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J Clin Endocrinol Metab. 2015 Aug;100(8):E1116-24. doi: 10.1210/jc.2015-1577. Epub 2015 Jun 11.

Duration of Diabetes Predicts Aortic Pulse Wave Velocity and Vascular Events in Alström Syndrome.

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Diabetes Research Unit (R.B.P., J.S., C.C., S.B.), Horizon Centre, Torbay Hospital NHS Foundation Trust, Lawes Bridge, Torquay, Devon TQ2 7AA, United Kingdom; School of Clinical and Experimental Medicine (T.B.), College of Medicine and Dentistry, University of Birmingham, Edgbaston, Birmingham B15 2TT, United Kingdom; Leeds Children's Hospital (F.C.), Leeds, West Yorkshire LS1 3EX, United Kingdom; Internal Medicine 3 (P.M.), Department of Medicine, University Hospital of Padua, 35122 Padua, Italy; The Jackson Laboratory (J.D.M.), Bar Harbor, Maine 04609; University of Nottingham Medical School (C.P.), Nottingham NG7 2UH, United Kingdom; and Department of Cardiology (R.P.S., N.C.E.), and Department of Endocrinology (T.G.), University Hospitals Birmingham NHS Foundation Trust, Queen Elizabeth Hospital, Queen Elizabeth Medical Centre, Birmingham B15 2TH, United Kingdom.



Alström syndrome is characterized by increased risk of cardiovascular disease from childhood.


To explore the association between risk factors for cardiovascular disease, aortic pulse wave velocity, and vascular events in Alström syndrome.


Cross-sectional analyses with 5-year follow-up.


The UK NHS nationally commissioned specialist clinics for Alström syndrome.


Thirty-one Alström patients undertook vascular risk assessment, cardiac studies, and aortic pulse wave velocity measurement. Subsequent clinical outcomes were recorded.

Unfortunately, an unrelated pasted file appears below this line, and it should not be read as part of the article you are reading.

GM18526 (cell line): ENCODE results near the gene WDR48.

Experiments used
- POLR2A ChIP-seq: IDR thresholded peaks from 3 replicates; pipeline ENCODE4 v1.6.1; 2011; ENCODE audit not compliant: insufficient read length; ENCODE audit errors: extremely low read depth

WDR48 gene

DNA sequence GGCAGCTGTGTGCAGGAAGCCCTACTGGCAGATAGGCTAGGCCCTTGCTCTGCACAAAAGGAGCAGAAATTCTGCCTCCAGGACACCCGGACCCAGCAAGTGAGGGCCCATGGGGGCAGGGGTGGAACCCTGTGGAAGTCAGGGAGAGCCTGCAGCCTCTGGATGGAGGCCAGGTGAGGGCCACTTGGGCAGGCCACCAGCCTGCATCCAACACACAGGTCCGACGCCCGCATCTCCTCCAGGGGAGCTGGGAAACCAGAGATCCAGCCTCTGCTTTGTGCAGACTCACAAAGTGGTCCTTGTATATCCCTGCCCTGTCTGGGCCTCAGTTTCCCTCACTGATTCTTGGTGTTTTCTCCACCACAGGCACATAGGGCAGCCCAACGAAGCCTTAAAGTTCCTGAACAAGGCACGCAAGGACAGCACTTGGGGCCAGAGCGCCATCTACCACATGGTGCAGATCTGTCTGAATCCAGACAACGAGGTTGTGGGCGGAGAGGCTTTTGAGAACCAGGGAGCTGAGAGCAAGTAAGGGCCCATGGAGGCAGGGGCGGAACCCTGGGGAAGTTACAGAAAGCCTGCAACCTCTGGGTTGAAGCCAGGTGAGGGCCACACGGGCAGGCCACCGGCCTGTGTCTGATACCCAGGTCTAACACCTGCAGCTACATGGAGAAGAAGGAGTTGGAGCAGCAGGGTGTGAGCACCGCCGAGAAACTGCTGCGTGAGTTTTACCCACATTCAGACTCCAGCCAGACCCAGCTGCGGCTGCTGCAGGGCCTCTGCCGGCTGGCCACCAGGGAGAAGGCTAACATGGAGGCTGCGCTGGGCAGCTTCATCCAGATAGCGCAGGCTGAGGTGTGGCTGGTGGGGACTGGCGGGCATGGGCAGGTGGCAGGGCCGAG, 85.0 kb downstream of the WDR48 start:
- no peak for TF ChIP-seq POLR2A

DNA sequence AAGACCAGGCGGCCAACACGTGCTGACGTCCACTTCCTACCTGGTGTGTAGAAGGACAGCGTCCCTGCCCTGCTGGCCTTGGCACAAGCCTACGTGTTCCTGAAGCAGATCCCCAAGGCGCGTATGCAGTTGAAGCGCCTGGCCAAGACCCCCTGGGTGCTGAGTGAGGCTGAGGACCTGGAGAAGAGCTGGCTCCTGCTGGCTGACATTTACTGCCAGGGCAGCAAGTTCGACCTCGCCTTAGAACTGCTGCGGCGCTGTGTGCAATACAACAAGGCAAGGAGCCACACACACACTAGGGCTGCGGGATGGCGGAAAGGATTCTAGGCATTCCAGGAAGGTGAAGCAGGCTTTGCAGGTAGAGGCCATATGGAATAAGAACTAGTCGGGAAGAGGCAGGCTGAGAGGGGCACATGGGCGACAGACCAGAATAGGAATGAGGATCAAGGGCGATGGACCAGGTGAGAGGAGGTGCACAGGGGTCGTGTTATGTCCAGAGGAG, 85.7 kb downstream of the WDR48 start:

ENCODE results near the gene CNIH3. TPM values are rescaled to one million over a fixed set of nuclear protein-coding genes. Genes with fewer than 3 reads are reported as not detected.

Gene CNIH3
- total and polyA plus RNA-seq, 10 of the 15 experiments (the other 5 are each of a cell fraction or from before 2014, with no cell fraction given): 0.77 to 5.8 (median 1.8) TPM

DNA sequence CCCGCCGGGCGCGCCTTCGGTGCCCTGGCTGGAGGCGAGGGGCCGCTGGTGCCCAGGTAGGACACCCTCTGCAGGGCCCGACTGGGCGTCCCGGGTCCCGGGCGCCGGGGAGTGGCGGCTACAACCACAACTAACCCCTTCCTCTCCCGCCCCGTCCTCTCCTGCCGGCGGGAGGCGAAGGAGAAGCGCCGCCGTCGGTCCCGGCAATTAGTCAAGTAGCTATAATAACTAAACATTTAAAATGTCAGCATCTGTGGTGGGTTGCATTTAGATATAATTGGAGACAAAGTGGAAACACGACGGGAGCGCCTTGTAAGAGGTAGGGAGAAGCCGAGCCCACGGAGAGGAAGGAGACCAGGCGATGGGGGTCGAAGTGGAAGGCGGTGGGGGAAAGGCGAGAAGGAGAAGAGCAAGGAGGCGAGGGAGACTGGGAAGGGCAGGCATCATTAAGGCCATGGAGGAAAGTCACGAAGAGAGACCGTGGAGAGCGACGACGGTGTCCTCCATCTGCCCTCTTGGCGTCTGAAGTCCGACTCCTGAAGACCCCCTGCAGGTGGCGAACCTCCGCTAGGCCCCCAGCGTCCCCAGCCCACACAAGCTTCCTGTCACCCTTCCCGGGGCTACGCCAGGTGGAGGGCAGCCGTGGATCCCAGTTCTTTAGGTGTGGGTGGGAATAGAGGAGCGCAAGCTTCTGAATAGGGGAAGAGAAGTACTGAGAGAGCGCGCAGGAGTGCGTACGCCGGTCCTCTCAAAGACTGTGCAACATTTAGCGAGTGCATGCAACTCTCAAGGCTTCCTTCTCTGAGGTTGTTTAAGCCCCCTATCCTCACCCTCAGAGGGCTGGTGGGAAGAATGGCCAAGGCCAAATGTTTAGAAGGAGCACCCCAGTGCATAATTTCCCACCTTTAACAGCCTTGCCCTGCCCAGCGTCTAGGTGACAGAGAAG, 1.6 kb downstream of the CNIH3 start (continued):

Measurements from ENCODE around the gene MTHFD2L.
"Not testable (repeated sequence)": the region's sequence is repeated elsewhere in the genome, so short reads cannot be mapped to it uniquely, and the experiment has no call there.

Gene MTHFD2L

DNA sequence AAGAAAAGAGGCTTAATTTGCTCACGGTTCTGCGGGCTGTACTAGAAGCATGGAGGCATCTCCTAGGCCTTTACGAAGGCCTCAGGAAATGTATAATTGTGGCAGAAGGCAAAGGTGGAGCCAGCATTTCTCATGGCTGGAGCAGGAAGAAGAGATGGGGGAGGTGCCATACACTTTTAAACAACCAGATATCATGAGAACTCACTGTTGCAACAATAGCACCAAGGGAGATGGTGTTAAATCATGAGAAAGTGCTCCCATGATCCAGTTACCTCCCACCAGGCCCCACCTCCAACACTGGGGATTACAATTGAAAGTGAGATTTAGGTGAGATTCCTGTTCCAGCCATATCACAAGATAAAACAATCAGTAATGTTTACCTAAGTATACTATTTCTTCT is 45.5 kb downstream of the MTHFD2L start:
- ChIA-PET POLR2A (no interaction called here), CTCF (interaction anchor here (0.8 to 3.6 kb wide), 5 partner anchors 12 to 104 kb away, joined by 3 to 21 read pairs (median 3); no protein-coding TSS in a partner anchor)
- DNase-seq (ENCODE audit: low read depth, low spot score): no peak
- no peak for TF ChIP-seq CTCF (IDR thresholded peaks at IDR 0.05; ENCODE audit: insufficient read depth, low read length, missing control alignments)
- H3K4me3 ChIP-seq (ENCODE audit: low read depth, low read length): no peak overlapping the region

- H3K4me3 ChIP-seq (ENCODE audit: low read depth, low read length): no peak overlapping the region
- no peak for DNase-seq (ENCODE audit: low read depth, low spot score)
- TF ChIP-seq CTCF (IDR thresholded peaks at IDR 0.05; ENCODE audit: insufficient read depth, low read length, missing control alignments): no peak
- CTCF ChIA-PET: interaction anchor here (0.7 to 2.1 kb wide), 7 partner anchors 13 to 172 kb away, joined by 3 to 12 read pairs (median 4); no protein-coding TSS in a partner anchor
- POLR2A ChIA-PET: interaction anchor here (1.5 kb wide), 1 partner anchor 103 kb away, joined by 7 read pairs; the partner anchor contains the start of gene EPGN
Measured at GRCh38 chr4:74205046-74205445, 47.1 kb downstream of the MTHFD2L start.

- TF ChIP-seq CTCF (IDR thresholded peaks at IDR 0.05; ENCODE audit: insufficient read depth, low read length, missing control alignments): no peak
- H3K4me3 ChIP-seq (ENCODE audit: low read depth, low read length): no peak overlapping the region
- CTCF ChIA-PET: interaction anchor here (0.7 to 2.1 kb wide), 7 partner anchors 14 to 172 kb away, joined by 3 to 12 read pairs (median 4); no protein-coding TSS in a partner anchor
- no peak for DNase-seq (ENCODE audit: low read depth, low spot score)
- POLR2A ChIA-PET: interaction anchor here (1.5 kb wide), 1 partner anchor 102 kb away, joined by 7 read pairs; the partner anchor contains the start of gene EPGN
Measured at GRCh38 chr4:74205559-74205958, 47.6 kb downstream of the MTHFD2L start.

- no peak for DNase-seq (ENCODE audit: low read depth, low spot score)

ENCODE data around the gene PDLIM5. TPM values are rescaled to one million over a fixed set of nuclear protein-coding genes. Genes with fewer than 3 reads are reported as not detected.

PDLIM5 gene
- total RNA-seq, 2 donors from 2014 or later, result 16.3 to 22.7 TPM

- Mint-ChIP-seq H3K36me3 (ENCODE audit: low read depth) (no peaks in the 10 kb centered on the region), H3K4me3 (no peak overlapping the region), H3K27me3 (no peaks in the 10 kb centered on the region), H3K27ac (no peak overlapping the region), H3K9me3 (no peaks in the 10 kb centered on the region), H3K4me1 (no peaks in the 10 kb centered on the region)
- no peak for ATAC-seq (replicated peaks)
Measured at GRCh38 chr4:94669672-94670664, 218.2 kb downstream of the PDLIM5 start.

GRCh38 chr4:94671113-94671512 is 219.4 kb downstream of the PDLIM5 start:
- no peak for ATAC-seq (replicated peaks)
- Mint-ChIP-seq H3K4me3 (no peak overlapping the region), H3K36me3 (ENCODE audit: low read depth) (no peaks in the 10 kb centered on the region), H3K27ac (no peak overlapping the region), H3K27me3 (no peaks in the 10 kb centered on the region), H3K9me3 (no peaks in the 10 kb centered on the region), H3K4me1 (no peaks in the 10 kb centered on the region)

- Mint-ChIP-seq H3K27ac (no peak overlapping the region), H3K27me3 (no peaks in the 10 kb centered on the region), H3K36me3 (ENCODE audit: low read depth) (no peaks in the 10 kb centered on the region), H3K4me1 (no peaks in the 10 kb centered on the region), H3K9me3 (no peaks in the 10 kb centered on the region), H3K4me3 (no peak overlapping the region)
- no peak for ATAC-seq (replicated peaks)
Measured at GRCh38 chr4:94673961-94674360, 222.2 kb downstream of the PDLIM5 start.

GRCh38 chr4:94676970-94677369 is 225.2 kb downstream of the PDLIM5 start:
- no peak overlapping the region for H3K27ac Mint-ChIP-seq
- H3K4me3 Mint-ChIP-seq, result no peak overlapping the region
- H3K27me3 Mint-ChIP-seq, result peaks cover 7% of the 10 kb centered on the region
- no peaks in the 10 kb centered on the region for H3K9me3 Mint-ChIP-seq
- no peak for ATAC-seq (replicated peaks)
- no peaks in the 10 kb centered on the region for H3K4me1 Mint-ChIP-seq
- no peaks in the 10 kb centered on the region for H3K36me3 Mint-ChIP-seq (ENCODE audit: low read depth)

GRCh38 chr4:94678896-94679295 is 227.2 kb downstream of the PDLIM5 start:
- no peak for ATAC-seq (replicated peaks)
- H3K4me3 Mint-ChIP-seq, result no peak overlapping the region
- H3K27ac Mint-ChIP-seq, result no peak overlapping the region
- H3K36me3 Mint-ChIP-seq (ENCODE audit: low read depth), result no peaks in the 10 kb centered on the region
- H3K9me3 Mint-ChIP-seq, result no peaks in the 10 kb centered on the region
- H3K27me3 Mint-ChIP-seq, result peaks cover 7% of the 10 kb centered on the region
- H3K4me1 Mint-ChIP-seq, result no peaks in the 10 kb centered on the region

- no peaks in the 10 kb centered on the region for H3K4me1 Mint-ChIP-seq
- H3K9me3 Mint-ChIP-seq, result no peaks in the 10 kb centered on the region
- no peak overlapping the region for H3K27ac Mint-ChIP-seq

Insulin resistance was treated with lifestyle intervention and metformin, and diabetes with the addition of glitazones, glucagon-like peptide 1 agonists, and/or insulin. Thyroid and T deficiencies were corrected. Dyslipidemia was treated with statins and nicotinic acid derivatives. Cardiomyopathy was treated with standard therapy as required.


The associations of age, gender, and risk factors for cardiovascular disease with aortic pulse wave velocity were assessed and correlated with the effects of reduction in left ventricular function. Vascular events were monitored for 5 years.


Aortic pulse wave velocity was positively associated with the duration of diabetes (P = .001) and inversely with left ventricular ejection fraction (P = .036). Five of the cohort with cardiovascular events had higher aortic pulse wave velocity (P = .0247), and all had long duration of diabetes.


Duration of diabetes predicted aortic pulse wave velocity in Alström syndrome, which in turn predicted cardiovascular events. This offers hope of secondary prevention because type 2 diabetes can be delayed or reversed by lifestyle interventions.

[Indexed for MEDLINE]
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